Of Indian descent, artist Navin Rawanchaikul was born in Thailand and works between Chiang Mai, Thailand, and Fukuoka in Japan. Rawanchaikul is internationally acclaimed for his panoramic figurative paintings but he also works across a range of other media to create a rich universe of interconnected stories of people and communities. Through sculpture, painting, performance, photography, and film, Rawanchaikul creates community-driven projects that aim to integrate art into everyday contexts.
There is No Voice (3) was created in collaboration with the community from his home-town, Chiang Mai. It was exhibited as part of the artist’s first solo show in 1994 but the work continued to evolve until its final completion in 2012. It comprises a collection of discarded medicine bottles, reused as receptacles for black-and-white photographs of Chiang Mai’s senior citizens, and reflects the artist’s continued commitment to exploring social issues to bridge the divide between art and life.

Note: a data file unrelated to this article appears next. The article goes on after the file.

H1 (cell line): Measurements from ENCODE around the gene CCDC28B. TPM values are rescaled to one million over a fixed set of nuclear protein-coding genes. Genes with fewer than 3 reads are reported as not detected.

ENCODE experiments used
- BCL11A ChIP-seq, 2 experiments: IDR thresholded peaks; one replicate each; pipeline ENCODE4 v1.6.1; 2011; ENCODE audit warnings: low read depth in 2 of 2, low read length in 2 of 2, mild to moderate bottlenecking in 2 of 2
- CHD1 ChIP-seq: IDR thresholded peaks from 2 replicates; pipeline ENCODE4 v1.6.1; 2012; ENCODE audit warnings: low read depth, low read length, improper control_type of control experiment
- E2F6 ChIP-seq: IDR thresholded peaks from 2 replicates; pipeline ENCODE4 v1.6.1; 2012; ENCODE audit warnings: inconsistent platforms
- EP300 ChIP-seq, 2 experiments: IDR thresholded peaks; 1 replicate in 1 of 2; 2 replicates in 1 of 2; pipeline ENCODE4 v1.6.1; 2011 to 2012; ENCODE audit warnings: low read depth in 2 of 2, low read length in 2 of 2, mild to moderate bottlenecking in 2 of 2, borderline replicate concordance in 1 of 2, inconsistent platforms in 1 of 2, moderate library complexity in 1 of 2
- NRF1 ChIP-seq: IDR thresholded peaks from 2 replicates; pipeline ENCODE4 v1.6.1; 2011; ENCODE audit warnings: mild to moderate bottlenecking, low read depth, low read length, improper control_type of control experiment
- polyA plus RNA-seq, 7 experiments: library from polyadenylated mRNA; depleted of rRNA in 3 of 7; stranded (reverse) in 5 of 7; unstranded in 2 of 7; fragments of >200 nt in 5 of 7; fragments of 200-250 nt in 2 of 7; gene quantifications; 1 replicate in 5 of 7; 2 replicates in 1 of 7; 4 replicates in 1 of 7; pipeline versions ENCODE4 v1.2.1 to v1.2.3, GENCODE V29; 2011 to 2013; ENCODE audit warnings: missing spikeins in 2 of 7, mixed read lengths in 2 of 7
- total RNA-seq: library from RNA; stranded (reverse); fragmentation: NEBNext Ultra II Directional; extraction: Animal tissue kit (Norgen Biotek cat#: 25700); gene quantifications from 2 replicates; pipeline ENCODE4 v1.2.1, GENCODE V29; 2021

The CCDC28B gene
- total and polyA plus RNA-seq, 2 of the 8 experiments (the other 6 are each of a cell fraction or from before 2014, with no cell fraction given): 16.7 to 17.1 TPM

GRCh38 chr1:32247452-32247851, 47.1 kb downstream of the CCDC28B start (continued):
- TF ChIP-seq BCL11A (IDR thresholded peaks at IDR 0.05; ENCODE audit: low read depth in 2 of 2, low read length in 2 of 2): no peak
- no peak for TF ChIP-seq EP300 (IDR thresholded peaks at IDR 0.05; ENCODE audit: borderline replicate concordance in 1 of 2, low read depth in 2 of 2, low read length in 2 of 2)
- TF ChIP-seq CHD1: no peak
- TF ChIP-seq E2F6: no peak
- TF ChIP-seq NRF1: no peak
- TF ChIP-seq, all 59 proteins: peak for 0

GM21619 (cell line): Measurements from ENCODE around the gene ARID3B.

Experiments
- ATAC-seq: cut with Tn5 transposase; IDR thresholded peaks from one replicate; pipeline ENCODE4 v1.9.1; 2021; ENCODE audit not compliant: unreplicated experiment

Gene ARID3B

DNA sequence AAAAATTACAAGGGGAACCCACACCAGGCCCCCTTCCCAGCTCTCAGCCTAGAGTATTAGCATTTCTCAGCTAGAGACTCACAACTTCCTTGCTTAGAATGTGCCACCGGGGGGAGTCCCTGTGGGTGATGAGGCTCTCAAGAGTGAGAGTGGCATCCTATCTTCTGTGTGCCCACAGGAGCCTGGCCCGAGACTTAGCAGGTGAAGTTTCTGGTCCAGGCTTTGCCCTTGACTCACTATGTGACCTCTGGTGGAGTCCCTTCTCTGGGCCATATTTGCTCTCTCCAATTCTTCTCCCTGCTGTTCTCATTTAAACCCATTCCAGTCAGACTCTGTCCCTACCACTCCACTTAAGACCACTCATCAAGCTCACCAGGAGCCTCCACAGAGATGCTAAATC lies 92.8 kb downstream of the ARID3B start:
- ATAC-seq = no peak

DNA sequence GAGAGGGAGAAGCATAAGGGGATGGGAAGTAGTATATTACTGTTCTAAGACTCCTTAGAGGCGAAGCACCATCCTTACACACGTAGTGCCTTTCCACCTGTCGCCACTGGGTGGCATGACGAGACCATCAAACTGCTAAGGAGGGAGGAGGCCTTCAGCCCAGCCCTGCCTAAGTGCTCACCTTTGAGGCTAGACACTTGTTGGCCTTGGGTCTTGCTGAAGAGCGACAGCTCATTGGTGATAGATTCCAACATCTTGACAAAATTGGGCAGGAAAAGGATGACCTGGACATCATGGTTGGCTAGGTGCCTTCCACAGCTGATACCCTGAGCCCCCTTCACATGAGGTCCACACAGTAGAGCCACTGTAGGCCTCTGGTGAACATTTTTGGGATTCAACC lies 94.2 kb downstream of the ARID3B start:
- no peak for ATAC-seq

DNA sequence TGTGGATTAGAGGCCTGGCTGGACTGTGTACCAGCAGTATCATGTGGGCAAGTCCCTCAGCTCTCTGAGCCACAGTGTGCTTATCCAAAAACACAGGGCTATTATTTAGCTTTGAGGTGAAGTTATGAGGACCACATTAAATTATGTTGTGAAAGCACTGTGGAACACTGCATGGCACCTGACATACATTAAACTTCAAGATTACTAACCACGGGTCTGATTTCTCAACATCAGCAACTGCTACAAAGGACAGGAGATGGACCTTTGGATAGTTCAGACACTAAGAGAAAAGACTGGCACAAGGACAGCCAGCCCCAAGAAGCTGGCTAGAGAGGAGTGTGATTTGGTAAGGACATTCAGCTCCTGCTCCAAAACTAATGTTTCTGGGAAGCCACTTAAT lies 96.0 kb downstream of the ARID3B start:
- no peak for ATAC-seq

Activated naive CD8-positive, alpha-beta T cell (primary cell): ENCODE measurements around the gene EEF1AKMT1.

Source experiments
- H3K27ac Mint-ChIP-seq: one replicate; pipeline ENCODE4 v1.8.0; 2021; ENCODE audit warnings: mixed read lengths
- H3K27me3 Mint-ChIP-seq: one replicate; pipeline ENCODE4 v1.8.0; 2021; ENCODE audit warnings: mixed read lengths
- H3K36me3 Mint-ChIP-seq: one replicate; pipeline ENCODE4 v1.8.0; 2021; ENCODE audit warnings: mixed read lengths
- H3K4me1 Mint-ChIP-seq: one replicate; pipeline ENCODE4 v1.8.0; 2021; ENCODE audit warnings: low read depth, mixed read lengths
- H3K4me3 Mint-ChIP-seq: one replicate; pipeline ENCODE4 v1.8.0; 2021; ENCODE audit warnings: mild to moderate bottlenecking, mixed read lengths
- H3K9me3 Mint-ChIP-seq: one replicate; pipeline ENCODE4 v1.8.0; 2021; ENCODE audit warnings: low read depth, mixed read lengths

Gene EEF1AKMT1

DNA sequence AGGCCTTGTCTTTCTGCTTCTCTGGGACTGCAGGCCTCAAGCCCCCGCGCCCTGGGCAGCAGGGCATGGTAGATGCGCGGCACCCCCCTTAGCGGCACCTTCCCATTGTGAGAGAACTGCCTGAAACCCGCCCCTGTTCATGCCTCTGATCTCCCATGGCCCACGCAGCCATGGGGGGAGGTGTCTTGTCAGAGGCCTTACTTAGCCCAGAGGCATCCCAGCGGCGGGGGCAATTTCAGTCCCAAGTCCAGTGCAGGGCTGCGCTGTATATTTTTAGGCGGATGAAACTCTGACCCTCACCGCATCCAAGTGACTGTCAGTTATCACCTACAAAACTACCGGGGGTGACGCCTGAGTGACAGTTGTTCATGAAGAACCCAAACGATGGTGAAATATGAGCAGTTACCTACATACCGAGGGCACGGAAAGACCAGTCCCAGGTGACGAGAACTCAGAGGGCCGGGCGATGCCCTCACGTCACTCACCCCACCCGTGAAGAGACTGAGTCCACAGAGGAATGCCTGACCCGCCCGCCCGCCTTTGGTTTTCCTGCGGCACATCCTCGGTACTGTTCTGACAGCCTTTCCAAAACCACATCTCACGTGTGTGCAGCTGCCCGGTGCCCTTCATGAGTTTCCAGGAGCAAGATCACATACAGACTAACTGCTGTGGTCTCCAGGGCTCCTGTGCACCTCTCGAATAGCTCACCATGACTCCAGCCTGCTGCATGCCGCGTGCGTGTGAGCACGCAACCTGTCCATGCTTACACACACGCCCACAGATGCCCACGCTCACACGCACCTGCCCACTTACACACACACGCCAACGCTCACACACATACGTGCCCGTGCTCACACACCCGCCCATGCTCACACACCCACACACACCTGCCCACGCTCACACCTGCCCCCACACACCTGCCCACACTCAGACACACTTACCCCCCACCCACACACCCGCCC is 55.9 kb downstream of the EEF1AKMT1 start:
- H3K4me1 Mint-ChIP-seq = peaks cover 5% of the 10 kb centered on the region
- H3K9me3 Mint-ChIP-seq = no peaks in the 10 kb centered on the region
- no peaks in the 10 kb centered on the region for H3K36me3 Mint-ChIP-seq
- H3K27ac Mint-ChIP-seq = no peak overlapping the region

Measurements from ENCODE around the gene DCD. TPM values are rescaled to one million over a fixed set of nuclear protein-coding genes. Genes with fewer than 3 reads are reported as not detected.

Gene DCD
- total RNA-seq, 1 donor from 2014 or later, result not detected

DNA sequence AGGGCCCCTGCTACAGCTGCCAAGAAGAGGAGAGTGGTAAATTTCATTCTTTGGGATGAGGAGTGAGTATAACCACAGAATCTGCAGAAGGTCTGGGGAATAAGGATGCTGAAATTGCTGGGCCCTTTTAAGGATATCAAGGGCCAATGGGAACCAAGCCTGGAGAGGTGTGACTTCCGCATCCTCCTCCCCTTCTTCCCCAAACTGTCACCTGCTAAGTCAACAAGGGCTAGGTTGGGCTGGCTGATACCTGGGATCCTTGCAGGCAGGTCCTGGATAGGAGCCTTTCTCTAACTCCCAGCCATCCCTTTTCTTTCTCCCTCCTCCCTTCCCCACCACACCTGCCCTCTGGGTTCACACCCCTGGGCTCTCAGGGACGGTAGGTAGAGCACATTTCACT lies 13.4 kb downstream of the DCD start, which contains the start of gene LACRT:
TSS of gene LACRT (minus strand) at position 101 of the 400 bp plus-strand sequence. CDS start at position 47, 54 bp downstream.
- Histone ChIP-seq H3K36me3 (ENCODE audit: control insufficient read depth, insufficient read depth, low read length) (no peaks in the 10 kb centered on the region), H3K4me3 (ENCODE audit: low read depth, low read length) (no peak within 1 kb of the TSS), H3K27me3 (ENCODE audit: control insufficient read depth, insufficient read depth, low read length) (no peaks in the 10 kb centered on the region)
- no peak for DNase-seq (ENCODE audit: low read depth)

Molded into the glass of some of the medicine bottles is a measuring scale. Once used to measure the desired medicinal dosage, and quantify the progressive emptying of the bottle’s contents, the scales now mark the aging bodies of men and women, becoming a metaphor for the passing of time and the expiration of life.
Other bottles in the display case contain photographs. Each bottle is sealed with a cork and collectively they sit on a shelf like items for sale. Yet their further enclosure within the vitrine presents them as an archive of specimens. The portraits, bound by both the bottle and the vitrine appear as subjects without a voice, and yet their preservation, like specimens in a jar, invites opening and a dialogue with the viewer.
Image: Navin Rawanchaikul, There is No Voice (3), 1994 – 2012, Wood, glass bottles, photographs, 200 x 65 x 150 cm. The Gene & Brian Sherman Collection, Sydney. Image courtesy the artist and Yavuz Gallery.